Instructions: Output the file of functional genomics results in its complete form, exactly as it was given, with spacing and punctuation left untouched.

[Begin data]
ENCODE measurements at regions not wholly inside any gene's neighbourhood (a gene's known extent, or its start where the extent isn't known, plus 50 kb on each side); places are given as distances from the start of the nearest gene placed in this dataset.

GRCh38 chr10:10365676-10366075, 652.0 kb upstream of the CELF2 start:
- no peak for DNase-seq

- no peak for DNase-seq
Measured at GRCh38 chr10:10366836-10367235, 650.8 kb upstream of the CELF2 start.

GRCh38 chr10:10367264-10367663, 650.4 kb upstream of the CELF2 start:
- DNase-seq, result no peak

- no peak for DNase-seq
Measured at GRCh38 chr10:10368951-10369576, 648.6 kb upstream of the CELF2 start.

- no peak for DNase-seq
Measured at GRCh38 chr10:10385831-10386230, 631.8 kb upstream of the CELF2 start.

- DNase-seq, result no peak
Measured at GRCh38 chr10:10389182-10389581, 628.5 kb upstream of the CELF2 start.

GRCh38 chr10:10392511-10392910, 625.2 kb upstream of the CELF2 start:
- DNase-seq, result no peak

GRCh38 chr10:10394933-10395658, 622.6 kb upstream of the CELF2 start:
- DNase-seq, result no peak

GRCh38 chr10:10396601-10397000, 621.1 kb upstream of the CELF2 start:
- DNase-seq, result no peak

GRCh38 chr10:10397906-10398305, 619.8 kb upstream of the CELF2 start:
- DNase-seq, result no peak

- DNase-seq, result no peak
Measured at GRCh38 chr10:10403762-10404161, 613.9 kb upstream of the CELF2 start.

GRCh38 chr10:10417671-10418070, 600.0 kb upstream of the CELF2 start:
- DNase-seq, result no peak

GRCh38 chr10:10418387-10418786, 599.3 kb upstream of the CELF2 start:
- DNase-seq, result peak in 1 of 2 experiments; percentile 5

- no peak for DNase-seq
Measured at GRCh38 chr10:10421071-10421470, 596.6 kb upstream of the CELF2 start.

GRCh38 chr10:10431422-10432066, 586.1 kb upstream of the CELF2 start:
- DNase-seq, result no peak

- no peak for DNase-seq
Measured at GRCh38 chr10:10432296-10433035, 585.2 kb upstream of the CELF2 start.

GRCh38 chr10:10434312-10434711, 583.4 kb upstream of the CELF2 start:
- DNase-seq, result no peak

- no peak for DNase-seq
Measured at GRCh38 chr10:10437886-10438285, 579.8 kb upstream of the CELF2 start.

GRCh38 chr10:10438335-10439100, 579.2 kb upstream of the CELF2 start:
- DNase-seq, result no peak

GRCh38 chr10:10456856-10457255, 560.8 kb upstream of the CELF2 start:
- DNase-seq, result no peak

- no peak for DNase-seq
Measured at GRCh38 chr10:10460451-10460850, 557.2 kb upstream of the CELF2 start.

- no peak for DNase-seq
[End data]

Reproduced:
ENCODE measurements at regions not wholly inside any gene's neighbourhood (a gene's known extent, or its start where the extent isn't known, plus 50 kb on each side); places are given as distances from the start of the nearest gene placed in this dataset.

GRCh38 chr10:10365676-10366075, 652.0 kb upstream of the CELF2 start:
- no peak for DNase-seq

- no peak for DNase-seq
Measured at GRCh38 chr10:10366836-10367235, 650.8 kb upstream of the CELF2 start.

GRCh38 chr10:10367264-10367663, 650.4 kb upstream of the CELF2 start:
- DNase-seq, result no peak

- no peak for DNase-seq
Measured at GRCh38 chr10:10368951-10369576, 648.6 kb upstream of the CELF2 start.

- no peak for DNase-seq
Measured at GRCh38 chr10:10385831-10386230, 631.8 kb upstream of the CELF2 start.

- DNase-seq, result no peak
Measured at GRCh38 chr10:10389182-10389581, 628.5 kb upstream of the CELF2 start.

GRCh38 chr10:10392511-10392910, 625.2 kb upstream of the CELF2 start:
- DNase-seq, result no peak

GRCh38 chr10:10394933-10395658, 622.6 kb upstream of the CELF2 start:
- DNase-seq, result no peak

GRCh38 chr10:10396601-10397000, 621.1 kb upstream of the CELF2 start:
- DNase-seq, result no peak

GRCh38 chr10:10397906-10398305, 619.8 kb upstream of the CELF2 start:
- DNase-seq, result no peak

- DNase-seq, result no peak
Measured at GRCh38 chr10:10403762-10404161, 613.9 kb upstream of the CELF2 start.

GRCh38 chr10:10417671-10418070, 600.0 kb upstream of the CELF2 start:
- DNase-seq, result no peak

GRCh38 chr10:10418387-10418786, 599.3 kb upstream of the CELF2 start:
- DNase-seq, result peak in 1 of 2 experiments; percentile 5

- no peak for DNase-seq
Measured at GRCh38 chr10:10421071-10421470, 596.6 kb upstream of the CELF2 start.

GRCh38 chr10:10431422-10432066, 586.1 kb upstream of the CELF2 start:
- DNase-seq, result no peak

- no peak for DNase-seq
Measured at GRCh38 chr10:10432296-10433035, 585.2 kb upstream of the CELF2 start.

GRCh38 chr10:10434312-10434711, 583.4 kb upstream of the CELF2 start:
- DNase-seq, result no peak

- no peak for DNase-seq
Measured at GRCh38 chr10:10437886-10438285, 579.8 kb upstream of the CELF2 start.

GRCh38 chr10:10438335-10439100, 579.2 kb upstream of the CELF2 start:
- DNase-seq, result no peak

GRCh38 chr10:10456856-10457255, 560.8 kb upstream of the CELF2 start:
- DNase-seq, result no peak

- no peak for DNase-seq
Measured at GRCh38 chr10:10460451-10460850, 557.2 kb upstream of the CELF2 start.

- no peak for DNase-seq